Water Instrumentation Podcasts

  1. Plastic Piping Systems Adapting To Water Industry Needs

    There’s a big difference between pipe and a true piping system, according to Brian LaBelle of GF Piping Systems. His insights from this Water Talk interview captured at ACE19 in Denver highlight the advantages of ever-advancing plastic piping capabilities that are helping the water industry engineer and fabricate resilient alternatives to aging infrastructure by using customized polyethylene, polypropylene, and PVDF piping systems.

  2. A More Precise Route For Chemical Feed Metering

    In water treatment applications with varying flow rates, keeping chemical dosing rates in proportion is critical for minimizing chemical costs while still achieving optimum treatment levels. A new plastic-bodied ultrasound flow meter delivers high precision at extremely low flow rates — down to 0.15 gph (10 ml/minute), about one-third of the 0.50 gph rates offered by most other chemical flow meters.

  3. How Advanced Flow Meters Are Changing The Game For Water Managers

    Flow meters are not just hardware anymore. Advanced flow meters act as a data collection tool that can gather and relay valuable information for engineers and technicians trying to be more proactive in the operation of their water systems. In this Water Talk interview, Dave Baker, a regional sales manager for McCrometer, discusses advanced flow meter capabilities that are more user friendly as well as the importance of selecting the proper meter for specific applications.

  4. How Continuous Monitoring Helps Systems Grappling With Quality Issues

    As regulations become more stringent and increased demand is putting pressure on sources, traditional sampling to maintain water quality just isn’t cutting it anymore. Relying on periodic samples analyzed in a laboratory means water managers aren’t in touch with potentially large swings in the organic load and other problems flowing into their treatment plants. In this Water Talk interview, Kerim Kollu, an applications research scientist for Real Tech, discussed the emerging technology that is enabling municipalities to reliably perform continuous monitoring.

  5. Advanced Testing For Better Biofilm Control In Distribution Systems

    Excessive amounts of diverse microorganisms, also known as biofilm, significantly impact water quality and promote corrosion in distribution systems. The fastest way for biofilm to proliferate is through ineffective management. However, taking control isn’t as simple as adding plenty of disinfectant to the water, and traditional testing involves sending samples to a lab and waiting days. In this Water Talk interview, Dave Tracey, director of strategic sales channels for LuminUltra, discusses innovative biological monitoring technologies that simplify testing so it can be done in the field with immediate results.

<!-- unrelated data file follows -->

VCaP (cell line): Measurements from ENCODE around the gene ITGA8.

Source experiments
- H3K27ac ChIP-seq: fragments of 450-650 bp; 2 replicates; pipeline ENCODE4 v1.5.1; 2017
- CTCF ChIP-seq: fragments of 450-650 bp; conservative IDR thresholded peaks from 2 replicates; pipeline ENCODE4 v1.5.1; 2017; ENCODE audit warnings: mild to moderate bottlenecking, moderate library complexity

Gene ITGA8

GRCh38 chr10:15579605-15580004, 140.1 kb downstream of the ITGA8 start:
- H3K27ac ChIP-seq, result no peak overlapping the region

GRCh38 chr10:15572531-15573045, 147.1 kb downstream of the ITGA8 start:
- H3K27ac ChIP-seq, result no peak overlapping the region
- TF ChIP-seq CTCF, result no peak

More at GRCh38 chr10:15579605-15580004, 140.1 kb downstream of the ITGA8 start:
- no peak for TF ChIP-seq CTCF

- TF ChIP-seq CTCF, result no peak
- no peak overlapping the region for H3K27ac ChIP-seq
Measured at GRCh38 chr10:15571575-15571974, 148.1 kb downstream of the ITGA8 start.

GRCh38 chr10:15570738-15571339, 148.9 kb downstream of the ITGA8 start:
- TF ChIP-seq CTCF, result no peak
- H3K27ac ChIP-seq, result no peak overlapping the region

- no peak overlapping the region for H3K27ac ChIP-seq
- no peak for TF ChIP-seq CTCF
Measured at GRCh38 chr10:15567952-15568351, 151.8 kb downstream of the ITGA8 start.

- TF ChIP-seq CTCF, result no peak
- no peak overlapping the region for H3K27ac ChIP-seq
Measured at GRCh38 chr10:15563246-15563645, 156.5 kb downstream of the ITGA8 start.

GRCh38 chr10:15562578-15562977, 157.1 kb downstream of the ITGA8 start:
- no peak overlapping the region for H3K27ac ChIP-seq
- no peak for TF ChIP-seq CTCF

6. Demystifying Intelligent Water, Or What To Do With Data Overload

    Do your eyes glaze over when the words "smart water" or "intelligent water" are mentioned? If so, a new collaborative paper between Arcadis and Bluefield Research may be your antidote. First, learn the who, what, where, and why from Jim Cooper, the Intelligent Water Lead for Arcadis, in this Water Talk interview.

  7. Improved Monitoring Produces Better Decision-Making Data

    Each municipal water utility faces its own unique challenges, so there’s no on-size-fits-all solution for any specific problem faced by plant operators. The good news is there are ways to collect actionable data for making smarter decisions with plant assets. Armed with this information, water managers can better optimize equipment, contain costs, and produce a high-quality product. In this Water Talk interview, Amanda Scott, an industrial and environmental manager with Suez Water Technologies and Solutions, discusses how advanced water quality monitoring technology and newer approaches to emerging problems provide tighter control over daily operations at treatment plants.

  8. New AMI Capabilities Help Satisfy Utility Aims

    Finding new ways to capture and utilize data is important for utilities looking to improve operating efficiency and customer service. This interview with Frank Brooks and Dave Rubin from Aclara — a smart-infrastructure solutions partner for water, gas, and/or electric utilities — outlines ways to do both within a common infrastructure.

  9. How To Turn Data Into A Difference-Maker

    With the proliferation of sensors, data collection, and cloud storage, there is the potential for operational insight heretofore never available, and the opportunity will only expand as the technology evolves and the Internet of Things becomes, well, more of a thing. But data is only truly useful if it informs decision-making that results in positive impact — for an organization's bottom line, its personnel, its customers, or even the world at large (i.e., the environment).

  10. Coming Around To Big Data

    Big Data is on the minds and lips of many water system managers, but how many utilities are actually utilizing it? Jason Carter, the Water Utility Innovation Leader at Arcadis, notes that the water industry is a bit behind, but he also sees a clear path forward — one where Big Data plays a central role in operations and, consequently, newfound efficiencies.